Advertisement
  1. Archive

Patriotism runs high at veterans events

Gov. Jeb Bush and thousands of yelling, flag-waving Floridians honored this nation's military Monday at a Veterans Day parade through downtown Jacksonville.

In Pensacola, veterans broke ground for a World War II memorial expected to be completed in a year.

The governor and Jacksonville Mayor John Delaney led the two-hour Jacksonville parade, whose grand marshal was Jennifer Carroll, director of the state Department of Veterans Affairs.

"It is fitting to be in Jacksonville, which is the most patriotic city in a patriotic state," said Bush, who noted that more than 1.8-million veterans live in Florida.

Military veterans, office workers and parents with children in tow waved flags and cheered as each unit passed.

"This is a good day," Leo Depasquale, 75, of Jacksonville said as he watched military units roll by. Depasquale, who served in the Navy from 1943 to 1966, said he was pleased with the reawakening of patriotism.

Deanna Carter, 26, brought her sister, Wendy Ferrell, 18, and her three children, Michael, 6, Courtney, 3, and William, 4 months.

"Our grandfather fought in World War II," Carter said. "That's why we are here."

Some of the largest cheers came for Pearl Harbor survivors, some of whom marched while others rode in several cars.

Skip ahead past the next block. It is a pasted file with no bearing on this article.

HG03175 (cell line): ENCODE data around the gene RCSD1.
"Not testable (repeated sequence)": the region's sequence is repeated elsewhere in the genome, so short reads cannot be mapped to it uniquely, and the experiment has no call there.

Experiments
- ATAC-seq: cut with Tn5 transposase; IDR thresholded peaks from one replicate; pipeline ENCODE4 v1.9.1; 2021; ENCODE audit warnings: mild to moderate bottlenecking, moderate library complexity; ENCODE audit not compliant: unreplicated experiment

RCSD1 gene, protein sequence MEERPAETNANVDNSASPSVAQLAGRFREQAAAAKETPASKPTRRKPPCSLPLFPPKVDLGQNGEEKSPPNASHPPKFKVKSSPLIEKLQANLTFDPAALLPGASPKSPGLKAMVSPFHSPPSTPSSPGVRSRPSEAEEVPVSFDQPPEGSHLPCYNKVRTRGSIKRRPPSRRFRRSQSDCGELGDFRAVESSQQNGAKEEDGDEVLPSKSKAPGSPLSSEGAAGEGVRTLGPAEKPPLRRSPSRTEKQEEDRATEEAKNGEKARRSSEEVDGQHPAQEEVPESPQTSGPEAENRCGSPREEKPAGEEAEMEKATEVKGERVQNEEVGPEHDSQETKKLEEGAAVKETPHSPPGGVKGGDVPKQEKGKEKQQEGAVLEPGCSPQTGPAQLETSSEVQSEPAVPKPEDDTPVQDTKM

Carroll, who served in the Navy in Jacksonville before losing a race for Congress, called the civilian turnout "heartwarming."

In Pensacola, a parade and groundbreaking for the $500,000 World War II memorial highlighted holiday events.

The memorial will feature five statues representing military personnel in Admiral Mason Park near memorials for World War I and the Vietnam War. The latter is a half-size replica of the Vietnam Veterans Memorial in Washington.

Retired Vice Adm. Jack Fetterman, president of the Naval Aviation Museum Foundation in Pensacola, drew a parallel between World War II and the current fight against terrorism.

"Right now our country is high. The flag is high. Patriotism is high," Fetterman said. "Adversity creates character, and we saw that during the war, and we've seen it in this country since Sept. 11."

YOU MIGHT ALSO LIKE

Advertisement
Advertisement